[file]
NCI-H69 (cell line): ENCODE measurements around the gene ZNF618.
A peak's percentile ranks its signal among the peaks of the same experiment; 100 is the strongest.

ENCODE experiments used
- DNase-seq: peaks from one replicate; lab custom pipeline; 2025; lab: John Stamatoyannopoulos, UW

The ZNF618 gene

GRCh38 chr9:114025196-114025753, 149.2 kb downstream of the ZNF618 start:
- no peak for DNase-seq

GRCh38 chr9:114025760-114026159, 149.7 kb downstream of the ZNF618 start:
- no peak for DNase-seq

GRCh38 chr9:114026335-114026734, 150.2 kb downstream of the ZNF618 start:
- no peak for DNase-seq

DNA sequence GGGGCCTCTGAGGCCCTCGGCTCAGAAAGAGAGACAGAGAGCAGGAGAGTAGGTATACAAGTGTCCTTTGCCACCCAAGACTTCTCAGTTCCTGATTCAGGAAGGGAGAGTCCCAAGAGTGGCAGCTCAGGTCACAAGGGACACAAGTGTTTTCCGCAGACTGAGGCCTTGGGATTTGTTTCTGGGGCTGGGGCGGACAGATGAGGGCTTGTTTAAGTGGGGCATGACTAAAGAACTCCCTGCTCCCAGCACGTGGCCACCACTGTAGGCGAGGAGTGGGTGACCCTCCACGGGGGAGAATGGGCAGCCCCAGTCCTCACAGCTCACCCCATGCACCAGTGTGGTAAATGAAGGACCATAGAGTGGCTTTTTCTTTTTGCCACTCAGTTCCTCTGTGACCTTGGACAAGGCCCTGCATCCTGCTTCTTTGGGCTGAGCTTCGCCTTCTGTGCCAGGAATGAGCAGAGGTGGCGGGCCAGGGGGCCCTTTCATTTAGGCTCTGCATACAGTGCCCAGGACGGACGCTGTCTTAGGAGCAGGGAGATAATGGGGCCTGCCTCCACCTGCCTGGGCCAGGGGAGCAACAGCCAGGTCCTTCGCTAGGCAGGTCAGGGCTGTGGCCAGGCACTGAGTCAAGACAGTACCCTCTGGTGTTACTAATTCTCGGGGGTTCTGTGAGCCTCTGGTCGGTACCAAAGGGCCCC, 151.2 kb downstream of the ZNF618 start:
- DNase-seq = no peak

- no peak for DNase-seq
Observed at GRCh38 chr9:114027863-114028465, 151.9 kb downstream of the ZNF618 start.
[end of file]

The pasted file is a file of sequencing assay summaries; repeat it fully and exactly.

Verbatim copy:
NCI-H69 (cell line): ENCODE measurements around the gene ZNF618.
A peak's percentile ranks its signal among the peaks of the same experiment; 100 is the strongest.

ENCODE experiments used
- DNase-seq: peaks from one replicate; lab custom pipeline; 2025; lab: John Stamatoyannopoulos, UW

The ZNF618 gene

GRCh38 chr9:114025196-114025753, 149.2 kb downstream of the ZNF618 start:
- no peak for DNase-seq

GRCh38 chr9:114025760-114026159, 149.7 kb downstream of the ZNF618 start:
- no peak for DNase-seq

GRCh38 chr9:114026335-114026734, 150.2 kb downstream of the ZNF618 start:
- no peak for DNase-seq

DNA sequence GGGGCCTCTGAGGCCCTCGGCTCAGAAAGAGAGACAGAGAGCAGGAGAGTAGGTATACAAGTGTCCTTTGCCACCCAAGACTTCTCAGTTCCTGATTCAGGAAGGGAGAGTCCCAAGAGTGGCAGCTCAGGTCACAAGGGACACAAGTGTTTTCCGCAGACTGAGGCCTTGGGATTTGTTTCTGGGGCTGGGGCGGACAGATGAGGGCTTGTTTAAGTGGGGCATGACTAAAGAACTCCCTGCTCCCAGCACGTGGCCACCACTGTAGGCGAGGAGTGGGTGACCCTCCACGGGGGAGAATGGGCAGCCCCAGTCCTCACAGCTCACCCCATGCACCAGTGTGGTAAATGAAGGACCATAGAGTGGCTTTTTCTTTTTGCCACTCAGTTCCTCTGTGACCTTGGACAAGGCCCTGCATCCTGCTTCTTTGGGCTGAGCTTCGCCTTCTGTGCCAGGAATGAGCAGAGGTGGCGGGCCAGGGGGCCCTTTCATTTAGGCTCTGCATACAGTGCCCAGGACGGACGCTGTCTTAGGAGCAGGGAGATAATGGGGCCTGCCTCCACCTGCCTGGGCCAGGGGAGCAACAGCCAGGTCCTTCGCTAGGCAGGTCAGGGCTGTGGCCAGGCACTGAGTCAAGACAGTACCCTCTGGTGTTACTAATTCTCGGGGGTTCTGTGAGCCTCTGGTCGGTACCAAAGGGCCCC, 151.2 kb downstream of the ZNF618 start:
- DNase-seq = no peak

- no peak for DNase-seq
Observed at GRCh38 chr9:114027863-114028465, 151.9 kb downstream of the ZNF618 start.